Lately, I have been feeling very frustrated and have felt lapses in self-control and motivation. I stepped on the scale yesterday to see a frightening number: 147 (that's right, accountability comes back to haunt me).

I spent most of the day Tuesday feeling sorry for myself. But you know what, there are a lot of people out there in the world who have worse problems than a lack of motivation when it comes to fitness. And unlike people who have those larger, pervasive problems to worry about, I can do something about it.

So sack up, girlfriend, I said to myself. Stop feeling sorry for yourself. Do you know how lucky you are to be able to do something about your problems? So do something.

Yesterday I attempted to take a morning run (since my class days are Tuesdays) but a late night prior (writing papers) means that I was all about continuing to sleep past the 5am running wakeup.

This morning, I tried again. I groaned as my alarm went off at 5am, but I shouted to myself, channeling my inner Jillian Michaels, "Get the hell up, Erika, you're f***ing running today. And I do not feel bad about making you do it."

An invisible hand (Jillian? Is that you?) yanked me out of bed to turn off my alarm and pull on a bunch of spandex (and long sleeves, yikes this morning was chilly!) It was still dark outside, so I put on my light-up slap bracelet (which I haven't had to use since we sprang forward in Daylight Savings Time), downed a Fiber One protein bar and a few sips of the open Gatorade in my fridge, and set out into the early pre-dawn morning.

This was also a new experiment for me in that I did not bring headphones with me for music or even Zombies, Run! I like to run with fast music, and let's face it, 'Ye at 5am is not exactly great for someone who is not a morning person.

I don't care how much something that doesn't kill you can only make you stronger, Kanye, it is too early for you.

So I was left alone with my thoughts in the pitch black of a Wednesday morning as I'm still battling peroneal and tarsal tunnel pain in the same leg. Yep, this just got interesting. My internal dialogue was firing on all cylinders.

Hey Erika, it's your left leg here, and guess what, I'm really hurting.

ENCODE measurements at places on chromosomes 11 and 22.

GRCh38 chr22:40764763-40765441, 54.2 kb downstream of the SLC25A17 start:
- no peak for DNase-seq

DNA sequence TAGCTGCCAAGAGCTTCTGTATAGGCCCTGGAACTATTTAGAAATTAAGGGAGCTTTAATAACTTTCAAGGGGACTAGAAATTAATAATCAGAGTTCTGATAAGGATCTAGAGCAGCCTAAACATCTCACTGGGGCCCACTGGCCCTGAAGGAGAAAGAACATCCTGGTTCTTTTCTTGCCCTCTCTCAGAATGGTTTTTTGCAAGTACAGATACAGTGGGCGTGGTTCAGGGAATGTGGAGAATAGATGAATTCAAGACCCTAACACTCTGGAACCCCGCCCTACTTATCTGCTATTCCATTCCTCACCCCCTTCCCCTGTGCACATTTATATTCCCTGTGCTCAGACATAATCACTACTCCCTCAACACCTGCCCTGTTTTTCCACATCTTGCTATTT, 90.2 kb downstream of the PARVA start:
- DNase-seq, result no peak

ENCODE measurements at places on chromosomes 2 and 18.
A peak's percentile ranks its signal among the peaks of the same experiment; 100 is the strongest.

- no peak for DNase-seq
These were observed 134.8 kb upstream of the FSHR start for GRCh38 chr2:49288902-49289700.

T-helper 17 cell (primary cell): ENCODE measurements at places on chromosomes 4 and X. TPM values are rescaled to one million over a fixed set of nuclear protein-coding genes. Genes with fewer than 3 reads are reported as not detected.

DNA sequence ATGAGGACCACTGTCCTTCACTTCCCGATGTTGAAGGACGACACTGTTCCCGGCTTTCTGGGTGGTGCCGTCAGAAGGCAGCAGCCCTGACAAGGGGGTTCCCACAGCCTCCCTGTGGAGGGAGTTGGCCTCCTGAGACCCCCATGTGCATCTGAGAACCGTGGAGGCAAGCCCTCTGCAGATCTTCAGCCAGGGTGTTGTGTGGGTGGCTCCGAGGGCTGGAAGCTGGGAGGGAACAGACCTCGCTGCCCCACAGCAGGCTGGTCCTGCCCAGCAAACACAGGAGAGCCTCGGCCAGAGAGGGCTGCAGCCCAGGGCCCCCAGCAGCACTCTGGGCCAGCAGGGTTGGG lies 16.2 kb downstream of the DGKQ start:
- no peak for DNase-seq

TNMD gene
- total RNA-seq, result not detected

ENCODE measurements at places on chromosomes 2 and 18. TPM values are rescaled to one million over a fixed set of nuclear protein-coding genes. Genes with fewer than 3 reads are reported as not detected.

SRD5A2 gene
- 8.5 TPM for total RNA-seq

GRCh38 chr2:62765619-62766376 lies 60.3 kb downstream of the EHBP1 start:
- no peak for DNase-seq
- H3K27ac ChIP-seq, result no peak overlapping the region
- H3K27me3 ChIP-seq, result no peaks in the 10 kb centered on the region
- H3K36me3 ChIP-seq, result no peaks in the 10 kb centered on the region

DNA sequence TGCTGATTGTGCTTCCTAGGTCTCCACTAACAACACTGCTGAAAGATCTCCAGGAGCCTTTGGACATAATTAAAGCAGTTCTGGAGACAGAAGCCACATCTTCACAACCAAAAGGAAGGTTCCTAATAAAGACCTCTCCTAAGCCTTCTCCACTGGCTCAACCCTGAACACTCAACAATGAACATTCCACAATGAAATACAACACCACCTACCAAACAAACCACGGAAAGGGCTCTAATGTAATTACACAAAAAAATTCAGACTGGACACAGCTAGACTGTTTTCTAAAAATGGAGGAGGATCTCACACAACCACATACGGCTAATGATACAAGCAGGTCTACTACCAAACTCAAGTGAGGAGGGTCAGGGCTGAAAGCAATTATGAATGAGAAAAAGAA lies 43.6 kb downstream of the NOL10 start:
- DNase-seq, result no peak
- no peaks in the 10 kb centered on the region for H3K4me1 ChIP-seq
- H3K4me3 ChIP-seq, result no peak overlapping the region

Yeah, I know, shut up, running is actually making you hurt less, so joke's on you.

Oh, um... well it's your esophagus now, and you forgot to take your GERD medication before you went out to run, and now I'm just buuuuurning.
Yep, got it, won't make that mistake again, and I'm blasting you back to hell with pantoprazole as soon as I get home.

Fine, I'm your stomach now, and that Gatorade is sloshing around a bit!
Dude, I had like 5 sips of that Gatorade before I went out for the run. There is no way I drank enough to have any kind of sloshing. I do believe it's your imagination, so leave me alone. 

Crap. Well now I'm your lungs, haha! And I'm feeling a little bit constricted right now. How you feel about that?
Psychosomatic, my dear lungs. There's nothing wrong with my breathing right now, so shut it.

Fine, I'm your brain now, and I will not turn off with continuously writing a blog post in your head about this run you're doing right now.
That's just fine, brain, I was planning to write a blog post on this run anyway. You're just running out of ways to psych me out, aren't you?

What? No! Erika! Up here! Look, I'm the Metra train, and I've stopped at the Oak Park station right as you're running underneath it so all the commuters can ogle you, the weirdo running down the street at 5:30am!
Whatever, they're a bunch of people that have to be on a Metra train to go to work as early as 5:30am. They won't find it weird, in fact, there's about a 99.9% chance that I got up later than them. Nice try!

Dangit. Uh... I'm the sun, rising and flooding the sky with a beautiful tapestry of pink and purple and orange as you head into the home stretch.
I know, I noticed! Thanks, you are quite beautiful! This is very nice!

Hey Erika, now I'm your front door. Oh. You're done.
You bet I am! Perfect timing to shower and get to work!